Fair decision making in justice with AI

Thema:
Artifical intelligence

The Amazon recruiting tool made painfully clear that algorithms in AI systems have the tendency to acquire human prejudices. That means that, whenever these tools are used in the criminal justice system, the consequences could be very serious. It puts the principle of equality at risk. TNO is therefore researching what is needed in order to create AI that is fair and transparent.

Human intervention

In the Netherlands, we unfortunately know only too well how things can go wrong. For example, blind adherence to the strict rules of the Tax and Customs Administration resulted in thousands of parents spending many years facing allegations of fraud in relation to childcare allowance. As it turned out, meaningful human intervention in this case was not actually very meaningful.

Artificial intelligence and algorithms really can add value to the work of detecting, detaining, and convicting criminals. However, you have to know in such cases what exactly these algorithms do. That’s because AI systems that work on the basis of machine learning not only have to deal with objective data. There is therefore the danger of algorithms imitating human prejudices and consequently reaching conclusions that are blatantly discriminatory, as has been shown by Amazon. This problem could be resolved by a meaningful human role between algorithm and conclusion.

Ethical AI that can be easily verified

The big question is what can we learn from Amazon and the allowance affair? And what still needs to happen if we want to use AI systems safely in the criminal justice system? After all, that is a development that is almost sure to come.

Because of spending cuts in the criminal justice system, the pressures on judges, prosecutors, and prisoner assessors are rising sharply. Artificial intelligence can help reduce these pressures somewhat. For that to happen, though, we need AI that is fair, ethical and transparent. It should be free from bias and actively bring about meaningful human intervention. In short, humane AI.

AI systems under the microscope

Together with the Public Prosecution Service, the Custodial Institutions Agency, and the Central Judicial Collection Agency, TNO has analysed various AI systems in recent years.

This includes COMPAS, an advanced computer program that American courts use to assess the likelihood of a suspect reoffending. These analyses have revealed different forms of unfairness which notably sometimes led to contradictory conclusions. Fairness cannot just be captured in a simple formula.

Three challenges

How can we teach AI systems to recognise prejudices and to rectify them accurately and fairly? This is the issue that TNO and its project partners are currently addressing. At the same time, it is important to make the working method used by AI as transparent as possible. The final, and perhaps most important challenge, is to make sure that users do not start to rely too heavily on AI systems.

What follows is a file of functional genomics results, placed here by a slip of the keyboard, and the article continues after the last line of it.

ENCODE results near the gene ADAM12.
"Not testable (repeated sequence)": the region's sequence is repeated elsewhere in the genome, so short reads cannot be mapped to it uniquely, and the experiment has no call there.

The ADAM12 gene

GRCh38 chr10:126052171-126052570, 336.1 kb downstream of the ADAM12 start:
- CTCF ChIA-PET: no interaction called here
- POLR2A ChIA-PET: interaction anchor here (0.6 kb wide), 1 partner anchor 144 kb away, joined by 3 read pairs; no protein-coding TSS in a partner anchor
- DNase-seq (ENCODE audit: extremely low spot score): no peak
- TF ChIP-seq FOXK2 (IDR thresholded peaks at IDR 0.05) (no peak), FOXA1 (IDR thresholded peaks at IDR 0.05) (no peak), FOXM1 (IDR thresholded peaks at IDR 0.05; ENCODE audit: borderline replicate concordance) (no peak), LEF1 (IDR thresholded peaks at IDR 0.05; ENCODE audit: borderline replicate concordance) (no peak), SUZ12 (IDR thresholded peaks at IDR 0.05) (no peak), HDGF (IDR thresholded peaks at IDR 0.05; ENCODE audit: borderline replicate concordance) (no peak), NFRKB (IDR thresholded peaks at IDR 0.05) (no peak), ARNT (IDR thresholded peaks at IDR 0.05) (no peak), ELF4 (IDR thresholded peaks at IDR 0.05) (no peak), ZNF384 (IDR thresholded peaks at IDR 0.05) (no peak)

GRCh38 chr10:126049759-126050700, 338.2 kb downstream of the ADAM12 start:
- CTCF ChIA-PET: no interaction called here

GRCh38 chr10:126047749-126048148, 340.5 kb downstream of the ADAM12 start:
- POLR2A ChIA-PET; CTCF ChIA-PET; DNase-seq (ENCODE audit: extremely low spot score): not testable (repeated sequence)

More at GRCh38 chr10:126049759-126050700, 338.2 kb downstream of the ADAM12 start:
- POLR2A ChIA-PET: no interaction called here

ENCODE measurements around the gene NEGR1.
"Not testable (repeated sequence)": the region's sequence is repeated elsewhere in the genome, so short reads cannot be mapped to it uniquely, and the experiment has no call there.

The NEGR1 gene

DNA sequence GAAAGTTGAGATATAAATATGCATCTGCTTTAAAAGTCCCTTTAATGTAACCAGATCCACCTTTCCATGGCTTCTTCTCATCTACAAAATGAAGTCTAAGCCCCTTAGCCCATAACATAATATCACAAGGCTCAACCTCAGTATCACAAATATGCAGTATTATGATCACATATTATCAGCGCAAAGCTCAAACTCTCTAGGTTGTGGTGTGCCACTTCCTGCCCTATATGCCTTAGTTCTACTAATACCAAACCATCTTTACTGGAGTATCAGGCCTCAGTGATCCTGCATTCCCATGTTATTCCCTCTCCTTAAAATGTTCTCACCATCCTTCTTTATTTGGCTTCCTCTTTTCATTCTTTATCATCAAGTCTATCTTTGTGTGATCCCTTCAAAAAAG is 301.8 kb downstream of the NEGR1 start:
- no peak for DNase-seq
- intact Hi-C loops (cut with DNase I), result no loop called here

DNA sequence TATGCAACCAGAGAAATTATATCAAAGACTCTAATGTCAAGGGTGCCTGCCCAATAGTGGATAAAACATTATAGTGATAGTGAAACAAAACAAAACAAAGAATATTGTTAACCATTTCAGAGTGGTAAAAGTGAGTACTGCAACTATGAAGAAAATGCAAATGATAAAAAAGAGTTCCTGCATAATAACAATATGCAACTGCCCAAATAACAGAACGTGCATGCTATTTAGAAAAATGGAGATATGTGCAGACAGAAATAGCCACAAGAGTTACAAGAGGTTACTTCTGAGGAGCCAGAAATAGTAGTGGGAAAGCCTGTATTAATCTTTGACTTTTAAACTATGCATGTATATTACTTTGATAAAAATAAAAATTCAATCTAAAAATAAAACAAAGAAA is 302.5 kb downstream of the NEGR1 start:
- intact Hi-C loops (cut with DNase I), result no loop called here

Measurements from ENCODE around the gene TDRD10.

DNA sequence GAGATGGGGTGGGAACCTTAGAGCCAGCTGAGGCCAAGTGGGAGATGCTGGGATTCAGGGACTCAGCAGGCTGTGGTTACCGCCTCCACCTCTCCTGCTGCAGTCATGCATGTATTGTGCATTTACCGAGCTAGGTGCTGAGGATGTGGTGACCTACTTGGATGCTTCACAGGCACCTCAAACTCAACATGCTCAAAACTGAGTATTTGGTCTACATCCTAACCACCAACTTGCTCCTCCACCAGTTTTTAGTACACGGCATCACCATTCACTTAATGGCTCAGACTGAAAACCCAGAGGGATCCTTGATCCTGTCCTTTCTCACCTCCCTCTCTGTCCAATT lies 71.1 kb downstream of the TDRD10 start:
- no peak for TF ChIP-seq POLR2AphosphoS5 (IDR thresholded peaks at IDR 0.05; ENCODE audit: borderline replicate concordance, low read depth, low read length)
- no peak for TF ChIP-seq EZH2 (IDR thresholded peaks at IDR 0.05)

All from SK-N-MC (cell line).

Get inspired

31 resultaten, getoond 6 t/m 10

Eppo Bruins on AI in different government domains

Informatietype:
Insight
27 September 2022

Michiel van der Meulen, chief geologist for the Geological Survey of the Netherlands (GDN), speaks with Eppo Bruins. Bruins was educated as a nuclear physicist and has spent many years working in the world of science, innovation, and technology. Between 2015 and 2021, he was a Dutch member of parliament for the Christian Union. He was recently appointed chairman of the Advisory council for science, technology and innovation (AWTI). What will AI mean for the various government domains in the coming years?

Georgette Fijneman on the promise of AI for health insurers

Informatietype:
Insight
27 September 2022

Hanneke Molema, senior consultant healthy living at TNO, interviews Georgette Fijneman, CEO of health insurer Zilveren Kruis since 2017. Both look at the same topic, health, from a completely different perspective. What is the promise of AI for one of the Netherlands’ largest health insurers?

Bas Haring on AI, science and philosophy

Informatietype:
Insight
27 September 2022

Michiel van der Meulen, chief geologist for the Geological Survey of the Netherlands (GDN), speaks with Bas Haring. Haring originally studied artificial intelligence, which at the time still fell under the umbrella of philosophy, which is why people started calling him a philosopher. He himself feels more like a ‘folk philosopher’: Haring tries to make science and philosophy accessible to a wider audience. In 2001, he published a children’s book about evolution, Cheese and the Theory of Evolution. What better springboard for a geologist and a philosopher to talk about AI?

Bram Schot on the impact of AI on mobility

Informatietype:
Insight
27 September 2022

Marieke Martens, science director at TNO and professor of automated vehicles at the Eindhoven University of Technology, talks to Bram Schot. Schot was the CEO of Audi until 2020, having previously held management positions at various car makers, including Mercedes and Volkswagen. Their conversation concerns the influence of AI on mobility. How will AI impact the production process? And what does a future with autonomous vehicles look like?

Arnon Grunberg on AI, creativity and morality

Informatietype:
Insight
27 September 2022

Peter Werkhoven, chief scientific officer at TNO, talks to Arnon Grunberg from his base in New York. Grunberg made his breakthrough in 1994 with his novel, Blue Mondays. He has since become one of the Netherlands’ best-known authors. The two talked about AI over dinner some years ago. Today, they finally get the chance to continue their conversation. What is Grunberg’s view on creativity? Can it be taught to machines? And how do humans morally relate to machines?